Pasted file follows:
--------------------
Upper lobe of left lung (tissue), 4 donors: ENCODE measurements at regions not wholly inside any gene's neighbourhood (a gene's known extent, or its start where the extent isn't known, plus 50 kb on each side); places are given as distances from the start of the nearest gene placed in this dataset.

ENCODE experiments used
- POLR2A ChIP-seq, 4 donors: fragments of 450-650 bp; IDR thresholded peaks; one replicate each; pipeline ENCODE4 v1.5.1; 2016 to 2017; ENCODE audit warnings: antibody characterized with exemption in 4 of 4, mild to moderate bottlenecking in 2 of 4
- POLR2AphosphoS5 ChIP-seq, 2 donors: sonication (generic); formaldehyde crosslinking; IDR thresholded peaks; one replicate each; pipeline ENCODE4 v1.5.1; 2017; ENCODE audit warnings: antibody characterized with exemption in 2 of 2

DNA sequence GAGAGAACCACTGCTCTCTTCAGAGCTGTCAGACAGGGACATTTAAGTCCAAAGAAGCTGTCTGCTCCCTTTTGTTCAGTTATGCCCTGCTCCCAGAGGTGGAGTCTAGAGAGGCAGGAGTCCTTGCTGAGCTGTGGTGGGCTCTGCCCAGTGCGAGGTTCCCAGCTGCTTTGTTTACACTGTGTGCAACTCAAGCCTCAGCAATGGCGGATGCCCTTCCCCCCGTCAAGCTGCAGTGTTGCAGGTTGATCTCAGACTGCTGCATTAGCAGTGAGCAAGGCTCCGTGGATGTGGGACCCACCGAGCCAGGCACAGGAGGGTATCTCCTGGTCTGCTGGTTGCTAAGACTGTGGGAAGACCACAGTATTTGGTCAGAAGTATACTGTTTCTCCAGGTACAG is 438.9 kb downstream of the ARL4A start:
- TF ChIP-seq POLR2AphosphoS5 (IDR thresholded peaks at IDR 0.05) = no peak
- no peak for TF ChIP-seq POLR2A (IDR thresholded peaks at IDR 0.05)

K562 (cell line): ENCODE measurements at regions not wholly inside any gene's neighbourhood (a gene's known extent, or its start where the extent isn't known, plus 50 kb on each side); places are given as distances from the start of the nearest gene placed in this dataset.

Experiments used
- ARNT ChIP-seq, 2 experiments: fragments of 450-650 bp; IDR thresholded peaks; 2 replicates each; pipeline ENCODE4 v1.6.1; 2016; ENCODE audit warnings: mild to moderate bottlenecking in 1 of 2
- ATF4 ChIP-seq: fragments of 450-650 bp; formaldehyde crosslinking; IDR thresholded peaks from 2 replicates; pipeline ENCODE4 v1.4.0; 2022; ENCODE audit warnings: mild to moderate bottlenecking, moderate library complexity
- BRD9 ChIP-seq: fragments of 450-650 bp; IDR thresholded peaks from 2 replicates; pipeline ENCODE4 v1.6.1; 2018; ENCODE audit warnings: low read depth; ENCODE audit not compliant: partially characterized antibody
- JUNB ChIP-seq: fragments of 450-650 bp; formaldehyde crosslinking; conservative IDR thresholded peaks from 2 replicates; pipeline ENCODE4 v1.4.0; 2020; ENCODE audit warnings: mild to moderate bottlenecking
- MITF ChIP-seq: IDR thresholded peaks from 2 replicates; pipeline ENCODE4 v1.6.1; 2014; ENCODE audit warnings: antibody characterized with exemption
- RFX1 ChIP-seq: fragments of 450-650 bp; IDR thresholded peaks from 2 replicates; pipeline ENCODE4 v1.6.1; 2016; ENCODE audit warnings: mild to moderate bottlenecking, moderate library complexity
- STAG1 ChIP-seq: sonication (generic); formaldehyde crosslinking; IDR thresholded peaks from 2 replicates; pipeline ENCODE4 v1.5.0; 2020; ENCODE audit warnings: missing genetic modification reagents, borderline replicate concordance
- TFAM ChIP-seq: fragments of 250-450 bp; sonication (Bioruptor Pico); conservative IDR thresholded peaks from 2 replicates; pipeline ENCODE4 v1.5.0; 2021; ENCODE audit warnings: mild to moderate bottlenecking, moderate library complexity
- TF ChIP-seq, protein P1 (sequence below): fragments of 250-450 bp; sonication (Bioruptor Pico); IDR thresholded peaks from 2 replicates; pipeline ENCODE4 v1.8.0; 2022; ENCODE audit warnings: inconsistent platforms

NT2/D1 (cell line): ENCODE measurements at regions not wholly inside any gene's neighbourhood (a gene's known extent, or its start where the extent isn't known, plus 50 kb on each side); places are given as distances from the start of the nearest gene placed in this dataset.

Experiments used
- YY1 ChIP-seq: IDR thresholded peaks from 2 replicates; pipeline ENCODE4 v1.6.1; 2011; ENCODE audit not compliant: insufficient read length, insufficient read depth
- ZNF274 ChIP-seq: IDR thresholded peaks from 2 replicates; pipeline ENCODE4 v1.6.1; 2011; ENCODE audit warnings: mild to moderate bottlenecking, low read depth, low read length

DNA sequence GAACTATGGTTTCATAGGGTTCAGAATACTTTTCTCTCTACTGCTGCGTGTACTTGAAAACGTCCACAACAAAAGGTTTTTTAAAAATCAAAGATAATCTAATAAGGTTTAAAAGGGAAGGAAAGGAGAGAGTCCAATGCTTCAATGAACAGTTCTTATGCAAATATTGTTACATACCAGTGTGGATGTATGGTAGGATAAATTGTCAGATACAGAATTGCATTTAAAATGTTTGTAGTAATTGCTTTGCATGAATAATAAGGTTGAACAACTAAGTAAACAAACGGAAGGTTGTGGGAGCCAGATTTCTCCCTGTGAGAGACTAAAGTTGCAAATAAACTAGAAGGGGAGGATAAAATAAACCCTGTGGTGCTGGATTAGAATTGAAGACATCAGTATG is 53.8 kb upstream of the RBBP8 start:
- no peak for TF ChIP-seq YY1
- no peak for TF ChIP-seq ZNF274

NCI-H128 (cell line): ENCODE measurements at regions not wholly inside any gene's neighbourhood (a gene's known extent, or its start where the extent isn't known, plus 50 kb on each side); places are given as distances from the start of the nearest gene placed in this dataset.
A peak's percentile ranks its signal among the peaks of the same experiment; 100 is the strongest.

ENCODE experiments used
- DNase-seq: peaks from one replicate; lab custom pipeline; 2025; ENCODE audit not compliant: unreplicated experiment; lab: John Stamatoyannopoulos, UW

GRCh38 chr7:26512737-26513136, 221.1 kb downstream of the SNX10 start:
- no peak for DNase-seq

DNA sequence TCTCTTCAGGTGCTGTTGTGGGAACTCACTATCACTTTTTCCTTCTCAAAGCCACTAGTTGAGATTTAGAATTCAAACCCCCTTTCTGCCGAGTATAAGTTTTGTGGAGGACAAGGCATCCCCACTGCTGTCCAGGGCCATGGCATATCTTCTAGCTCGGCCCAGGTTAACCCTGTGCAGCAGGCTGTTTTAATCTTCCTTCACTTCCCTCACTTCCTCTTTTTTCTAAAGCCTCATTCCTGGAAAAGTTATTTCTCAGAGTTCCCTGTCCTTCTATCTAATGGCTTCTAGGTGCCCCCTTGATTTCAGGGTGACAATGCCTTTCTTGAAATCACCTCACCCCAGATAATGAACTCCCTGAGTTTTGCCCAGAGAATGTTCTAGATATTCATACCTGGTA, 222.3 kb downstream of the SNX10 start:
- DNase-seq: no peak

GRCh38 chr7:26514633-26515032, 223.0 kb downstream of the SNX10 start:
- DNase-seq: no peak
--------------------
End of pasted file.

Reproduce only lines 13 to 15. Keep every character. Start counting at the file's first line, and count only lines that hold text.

- JUNB ChIP-seq: fragments of 450-650 bp; formaldehyde crosslinking; conservative IDR thresholded peaks from 2 replicates; pipeline ENCODE4 v1.4.0; 2020; ENCODE audit warnings: mild to moderate bottlenecking
- MITF ChIP-seq: IDR thresholded peaks from 2 replicates; pipeline ENCODE4 v1.6.1; 2014; ENCODE audit warnings: antibody characterized with exemption
- RFX1 ChIP-seq: fragments of 450-650 bp; IDR thresholded peaks from 2 replicates; pipeline ENCODE4 v1.6.1; 2016; ENCODE audit warnings: mild to moderate bottlenecking, moderate library complexity